Boeing and the United States government pressured Dutch investigators to focus blame on the pilots for a 2009 Turkish Airlines crash instead of design flaws in the airplane and safety lapses by the company, The New York Times is reporting.
The crash which killed nine people when it plummeted into a field near Amsterdam in February 2009 involved a Boeing 737-800, an aircraft that was considered the precursor to the 737-Max.
The 737-Max has been grounded since March after two fatal crashes within a six-month period – one in Indonesia and the other in Ethiopia – killed 346 people.
Boeing has stopped production of the planes and agreed to allow pilots to undergo simulator training before the jets return to service.
The extra training means it will be months before the Max can be returned to service.
So far, the company has paid $5.6billion in compensation to several airlines that were forced to ground all 737 Max jets in their fleets.
Rescue workers attend to the remains of a Turkish Airlines Boeing 737-800 passenger jet on February 25, 2009, which crashed during a landing approach into Schiphol Airport in Amsterdam. Nine people were killed and more than 50 were injured
Since the crashes, federal regulators have been examining what – if anything – the company knew about the safety risks with the aircraft before the two crashes.
The Times is now reporting that the Turkish Airlines crash from 11 years ago has striking parallels to the most recent tragedies involving the Max.
Just like in the recent Max crashes, the 2009 accident was caused by the failure of a sensor which in turn led to several systems misfiring, according to the Times.
In all three cases, Boeing failed to provide pilots of those planes with information that could have helped them react to the malfunction, the Times is reporting.
Sidney Dekker, a Dutch aviation expert who was asked by the Dutch Safety Board to investigate the 2009 crash, said the accident ‘represents such a sentinel event that was never taken seriously.’
In his final analysis of the crash, Dekker accuses Boeing of trying to deflect attention away from its own ‘design shortcomings’ and other failures.
Dekker said the American firm was making ‘hardly credible’ statements blaming the pilots for the crash, according to a copy of the study that was reviewed by the Times.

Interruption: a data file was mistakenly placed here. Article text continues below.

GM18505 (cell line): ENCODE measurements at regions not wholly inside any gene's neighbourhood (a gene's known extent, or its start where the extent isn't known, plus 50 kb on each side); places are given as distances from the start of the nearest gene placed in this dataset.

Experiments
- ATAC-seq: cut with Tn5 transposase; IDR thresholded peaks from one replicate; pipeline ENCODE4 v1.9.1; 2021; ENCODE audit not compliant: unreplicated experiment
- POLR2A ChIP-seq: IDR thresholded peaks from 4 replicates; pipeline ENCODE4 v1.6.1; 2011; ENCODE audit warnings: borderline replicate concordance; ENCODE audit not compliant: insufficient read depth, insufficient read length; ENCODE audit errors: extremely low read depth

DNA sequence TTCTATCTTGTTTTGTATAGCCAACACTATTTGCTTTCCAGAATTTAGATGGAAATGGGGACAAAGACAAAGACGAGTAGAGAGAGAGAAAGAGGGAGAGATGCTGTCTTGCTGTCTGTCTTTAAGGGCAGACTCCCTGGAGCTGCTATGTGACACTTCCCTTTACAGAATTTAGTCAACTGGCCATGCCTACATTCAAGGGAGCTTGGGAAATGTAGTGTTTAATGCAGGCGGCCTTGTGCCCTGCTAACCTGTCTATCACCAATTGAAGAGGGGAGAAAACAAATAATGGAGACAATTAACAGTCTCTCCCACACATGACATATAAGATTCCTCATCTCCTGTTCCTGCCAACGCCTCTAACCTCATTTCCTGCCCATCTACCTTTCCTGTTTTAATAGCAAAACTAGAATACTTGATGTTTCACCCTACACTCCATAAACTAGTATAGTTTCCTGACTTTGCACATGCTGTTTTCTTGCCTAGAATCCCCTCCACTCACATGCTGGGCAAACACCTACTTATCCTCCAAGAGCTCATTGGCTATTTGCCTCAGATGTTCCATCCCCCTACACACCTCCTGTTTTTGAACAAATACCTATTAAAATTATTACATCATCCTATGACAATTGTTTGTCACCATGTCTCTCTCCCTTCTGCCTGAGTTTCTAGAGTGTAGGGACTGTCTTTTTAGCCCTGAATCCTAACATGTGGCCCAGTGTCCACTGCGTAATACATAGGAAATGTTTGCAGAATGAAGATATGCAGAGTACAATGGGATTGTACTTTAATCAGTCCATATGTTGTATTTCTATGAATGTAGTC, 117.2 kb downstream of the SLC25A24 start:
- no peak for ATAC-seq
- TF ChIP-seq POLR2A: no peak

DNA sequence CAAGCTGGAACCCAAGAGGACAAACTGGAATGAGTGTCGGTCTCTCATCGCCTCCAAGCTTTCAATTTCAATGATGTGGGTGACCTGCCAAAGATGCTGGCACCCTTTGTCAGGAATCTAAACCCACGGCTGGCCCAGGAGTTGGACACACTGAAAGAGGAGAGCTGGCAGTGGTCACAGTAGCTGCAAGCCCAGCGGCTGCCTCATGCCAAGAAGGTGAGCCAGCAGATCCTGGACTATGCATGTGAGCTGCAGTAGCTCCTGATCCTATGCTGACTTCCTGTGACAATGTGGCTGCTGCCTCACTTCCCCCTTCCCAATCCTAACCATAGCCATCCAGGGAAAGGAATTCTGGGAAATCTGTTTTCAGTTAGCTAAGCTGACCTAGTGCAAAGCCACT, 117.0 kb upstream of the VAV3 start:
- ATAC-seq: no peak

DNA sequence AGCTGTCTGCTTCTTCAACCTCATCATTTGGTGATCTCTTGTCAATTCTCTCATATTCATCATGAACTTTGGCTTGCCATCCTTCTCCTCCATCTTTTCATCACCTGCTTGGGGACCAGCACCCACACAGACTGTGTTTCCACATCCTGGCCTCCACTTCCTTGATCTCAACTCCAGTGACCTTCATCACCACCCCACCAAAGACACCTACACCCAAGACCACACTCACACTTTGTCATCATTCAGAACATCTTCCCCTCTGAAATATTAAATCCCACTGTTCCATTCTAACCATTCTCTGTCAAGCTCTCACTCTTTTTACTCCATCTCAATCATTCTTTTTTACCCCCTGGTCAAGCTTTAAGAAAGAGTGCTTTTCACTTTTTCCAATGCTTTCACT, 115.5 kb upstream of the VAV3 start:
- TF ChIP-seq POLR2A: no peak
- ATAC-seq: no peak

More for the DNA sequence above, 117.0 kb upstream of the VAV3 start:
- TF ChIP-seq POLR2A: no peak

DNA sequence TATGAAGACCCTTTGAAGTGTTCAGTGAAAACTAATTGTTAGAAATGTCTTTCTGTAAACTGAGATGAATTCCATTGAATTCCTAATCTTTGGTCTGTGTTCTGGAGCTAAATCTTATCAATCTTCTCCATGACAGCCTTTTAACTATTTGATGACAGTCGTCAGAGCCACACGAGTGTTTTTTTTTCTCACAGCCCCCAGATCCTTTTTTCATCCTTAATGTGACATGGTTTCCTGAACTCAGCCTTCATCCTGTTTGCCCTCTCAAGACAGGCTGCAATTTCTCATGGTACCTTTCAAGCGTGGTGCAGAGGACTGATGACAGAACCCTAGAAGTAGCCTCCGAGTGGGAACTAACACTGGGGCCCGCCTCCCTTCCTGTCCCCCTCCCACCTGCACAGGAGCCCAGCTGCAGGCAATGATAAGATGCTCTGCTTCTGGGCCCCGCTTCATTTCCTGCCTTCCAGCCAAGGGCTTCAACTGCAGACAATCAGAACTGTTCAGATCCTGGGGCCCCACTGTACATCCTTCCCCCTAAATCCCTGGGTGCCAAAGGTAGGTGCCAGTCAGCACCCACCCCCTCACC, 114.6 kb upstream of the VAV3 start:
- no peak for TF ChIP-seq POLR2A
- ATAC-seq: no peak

But the results of the study by Dekker was kept hidden from the public because the Dutch board backed off of plans to publish it, the Times is reporting.
The report by the Dutch board was also edited to include statements by American officials who made sure to note that pilot error was involved in the crash, according to the Times.
In some cases, findings by the Dutch team were deleted from the final report after taking the American investigators’ comments into consideration, according to the Times.
Boeing’s conduct as it relates to the 2009 tragedy bears similarities to the company’s approach to its current predicament involving the Max, according to aviation safety experts.
David Woods, a professor at Ohio State University who once was an adviser to the Federal Aviation Administration, told the Times that the Turkish Airlines crash ‘should have woken everybody up.’
The 737-800 – the model aircraft that crashed in the Netherlands – is a variant of the so-called 737 Next Generation – or NG – planes.
Both the Max and the NG were designed in a way that allowed a powerful computer command to be triggered by one faulty sensor – this despite the fact that both planes had two sensors.
Ethiopian Federal policemen stand at the scene of the Ethiopian Airlines Flight ET 302 plane crash, near the town of Bishoftu, southeast of Addis Ababa, on March 11, 2019
In both Max accidents, a sensor which measures the plane’s angle to the wind caused a flight control computer to push the aircraft’s nose down after takeoff.
On the Turkish Airlines flight, an altitude sensor prompted another computer to reduce the plane’s speed just before landing, according to the Times.